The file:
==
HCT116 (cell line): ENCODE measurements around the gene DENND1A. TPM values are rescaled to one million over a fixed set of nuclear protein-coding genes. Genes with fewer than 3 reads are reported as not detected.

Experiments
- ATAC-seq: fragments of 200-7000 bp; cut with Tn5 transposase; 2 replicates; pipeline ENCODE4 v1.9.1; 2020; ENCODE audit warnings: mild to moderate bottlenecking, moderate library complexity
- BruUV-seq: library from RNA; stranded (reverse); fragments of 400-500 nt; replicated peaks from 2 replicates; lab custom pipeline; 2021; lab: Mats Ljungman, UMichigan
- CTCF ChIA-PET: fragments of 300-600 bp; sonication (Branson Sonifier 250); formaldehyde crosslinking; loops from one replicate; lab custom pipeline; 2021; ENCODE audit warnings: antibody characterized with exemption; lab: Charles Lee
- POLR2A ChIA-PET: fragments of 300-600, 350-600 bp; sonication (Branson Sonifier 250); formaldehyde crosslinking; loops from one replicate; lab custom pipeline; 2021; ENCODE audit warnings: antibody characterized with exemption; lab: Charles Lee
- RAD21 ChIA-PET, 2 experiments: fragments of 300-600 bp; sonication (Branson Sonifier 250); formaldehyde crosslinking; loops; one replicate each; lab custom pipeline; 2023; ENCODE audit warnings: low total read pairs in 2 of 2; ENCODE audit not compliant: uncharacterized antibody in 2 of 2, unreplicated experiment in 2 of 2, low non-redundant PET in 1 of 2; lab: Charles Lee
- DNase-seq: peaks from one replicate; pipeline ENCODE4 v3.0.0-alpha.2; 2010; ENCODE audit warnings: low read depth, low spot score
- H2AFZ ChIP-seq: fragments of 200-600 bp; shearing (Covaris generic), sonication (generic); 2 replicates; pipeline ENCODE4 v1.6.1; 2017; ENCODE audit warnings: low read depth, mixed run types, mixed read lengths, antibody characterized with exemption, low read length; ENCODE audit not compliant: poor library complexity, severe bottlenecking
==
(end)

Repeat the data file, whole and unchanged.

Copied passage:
HCT116 (cell line): ENCODE measurements around the gene DENND1A. TPM values are rescaled to one million over a fixed set of nuclear protein-coding genes. Genes with fewer than 3 reads are reported as not detected.

Experiments
- ATAC-seq: fragments of 200-7000 bp; cut with Tn5 transposase; 2 replicates; pipeline ENCODE4 v1.9.1; 2020; ENCODE audit warnings: mild to moderate bottlenecking, moderate library complexity
- BruUV-seq: library from RNA; stranded (reverse); fragments of 400-500 nt; replicated peaks from 2 replicates; lab custom pipeline; 2021; lab: Mats Ljungman, UMichigan
- CTCF ChIA-PET: fragments of 300-600 bp; sonication (Branson Sonifier 250); formaldehyde crosslinking; loops from one replicate; lab custom pipeline; 2021; ENCODE audit warnings: antibody characterized with exemption; lab: Charles Lee
- POLR2A ChIA-PET: fragments of 300-600, 350-600 bp; sonication (Branson Sonifier 250); formaldehyde crosslinking; loops from one replicate; lab custom pipeline; 2021; ENCODE audit warnings: antibody characterized with exemption; lab: Charles Lee
- RAD21 ChIA-PET, 2 experiments: fragments of 300-600 bp; sonication (Branson Sonifier 250); formaldehyde crosslinking; loops; one replicate each; lab custom pipeline; 2023; ENCODE audit warnings: low total read pairs in 2 of 2; ENCODE audit not compliant: uncharacterized antibody in 2 of 2, unreplicated experiment in 2 of 2, low non-redundant PET in 1 of 2; lab: Charles Lee
- DNase-seq: peaks from one replicate; pipeline ENCODE4 v3.0.0-alpha.2; 2010; ENCODE audit warnings: low read depth, low spot score
- H2AFZ ChIP-seq: fragments of 200-600 bp; shearing (Covaris generic), sonication (generic); 2 replicates; pipeline ENCODE4 v1.6.1; 2017; ENCODE audit warnings: low read depth, mixed run types, mixed read lengths, antibody characterized with exemption, low read length; ENCODE audit not compliant: poor library complexity, severe bottlenecking